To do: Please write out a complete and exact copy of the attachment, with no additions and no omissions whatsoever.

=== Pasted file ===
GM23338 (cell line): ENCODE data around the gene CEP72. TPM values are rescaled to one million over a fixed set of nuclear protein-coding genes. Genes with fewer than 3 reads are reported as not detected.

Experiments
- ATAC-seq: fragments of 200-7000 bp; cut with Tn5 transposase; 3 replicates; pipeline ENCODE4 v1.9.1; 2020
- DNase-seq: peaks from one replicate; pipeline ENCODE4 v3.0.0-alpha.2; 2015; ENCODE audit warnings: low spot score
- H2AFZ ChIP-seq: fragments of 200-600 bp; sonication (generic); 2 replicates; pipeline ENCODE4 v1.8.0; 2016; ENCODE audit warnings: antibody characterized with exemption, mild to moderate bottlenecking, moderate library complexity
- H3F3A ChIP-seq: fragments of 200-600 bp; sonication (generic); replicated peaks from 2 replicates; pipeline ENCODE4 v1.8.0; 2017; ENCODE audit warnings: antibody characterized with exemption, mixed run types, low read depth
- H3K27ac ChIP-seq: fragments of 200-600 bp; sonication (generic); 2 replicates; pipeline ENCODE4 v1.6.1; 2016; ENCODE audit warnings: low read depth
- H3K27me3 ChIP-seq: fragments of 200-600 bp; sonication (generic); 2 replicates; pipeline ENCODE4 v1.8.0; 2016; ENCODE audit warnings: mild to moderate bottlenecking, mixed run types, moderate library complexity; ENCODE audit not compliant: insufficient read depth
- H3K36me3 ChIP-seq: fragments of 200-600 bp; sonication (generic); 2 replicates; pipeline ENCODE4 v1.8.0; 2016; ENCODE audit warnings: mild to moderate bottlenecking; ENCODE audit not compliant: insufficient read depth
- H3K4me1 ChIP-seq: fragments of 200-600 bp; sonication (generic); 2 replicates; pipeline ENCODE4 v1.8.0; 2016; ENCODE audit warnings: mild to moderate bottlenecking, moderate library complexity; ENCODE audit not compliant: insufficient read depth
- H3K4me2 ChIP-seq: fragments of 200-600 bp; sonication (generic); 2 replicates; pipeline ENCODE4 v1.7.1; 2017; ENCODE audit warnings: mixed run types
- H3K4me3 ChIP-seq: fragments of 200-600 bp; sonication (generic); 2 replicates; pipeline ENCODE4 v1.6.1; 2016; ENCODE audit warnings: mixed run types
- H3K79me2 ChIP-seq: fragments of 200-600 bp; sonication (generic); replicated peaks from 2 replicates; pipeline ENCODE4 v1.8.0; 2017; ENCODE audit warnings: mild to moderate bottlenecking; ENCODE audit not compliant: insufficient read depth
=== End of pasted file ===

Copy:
GM23338 (cell line): ENCODE data around the gene CEP72. TPM values are rescaled to one million over a fixed set of nuclear protein-coding genes. Genes with fewer than 3 reads are reported as not detected.

Experiments
- ATAC-seq: fragments of 200-7000 bp; cut with Tn5 transposase; 3 replicates; pipeline ENCODE4 v1.9.1; 2020
- DNase-seq: peaks from one replicate; pipeline ENCODE4 v3.0.0-alpha.2; 2015; ENCODE audit warnings: low spot score
- H2AFZ ChIP-seq: fragments of 200-600 bp; sonication (generic); 2 replicates; pipeline ENCODE4 v1.8.0; 2016; ENCODE audit warnings: antibody characterized with exemption, mild to moderate bottlenecking, moderate library complexity
- H3F3A ChIP-seq: fragments of 200-600 bp; sonication (generic); replicated peaks from 2 replicates; pipeline ENCODE4 v1.8.0; 2017; ENCODE audit warnings: antibody characterized with exemption, mixed run types, low read depth
- H3K27ac ChIP-seq: fragments of 200-600 bp; sonication (generic); 2 replicates; pipeline ENCODE4 v1.6.1; 2016; ENCODE audit warnings: low read depth
- H3K27me3 ChIP-seq: fragments of 200-600 bp; sonication (generic); 2 replicates; pipeline ENCODE4 v1.8.0; 2016; ENCODE audit warnings: mild to moderate bottlenecking, mixed run types, moderate library complexity; ENCODE audit not compliant: insufficient read depth
- H3K36me3 ChIP-seq: fragments of 200-600 bp; sonication (generic); 2 replicates; pipeline ENCODE4 v1.8.0; 2016; ENCODE audit warnings: mild to moderate bottlenecking; ENCODE audit not compliant: insufficient read depth
- H3K4me1 ChIP-seq: fragments of 200-600 bp; sonication (generic); 2 replicates; pipeline ENCODE4 v1.8.0; 2016; ENCODE audit warnings: mild to moderate bottlenecking, moderate library complexity; ENCODE audit not compliant: insufficient read depth
- H3K4me2 ChIP-seq: fragments of 200-600 bp; sonication (generic); 2 replicates; pipeline ENCODE4 v1.7.1; 2017; ENCODE audit warnings: mixed run types
- H3K4me3 ChIP-seq: fragments of 200-600 bp; sonication (generic); 2 replicates; pipeline ENCODE4 v1.6.1; 2016; ENCODE audit warnings: mixed run types
- H3K79me2 ChIP-seq: fragments of 200-600 bp; sonication (generic); replicated peaks from 2 replicates; pipeline ENCODE4 v1.8.0; 2017; ENCODE audit warnings: mild to moderate bottlenecking; ENCODE audit not compliant: insufficient read depth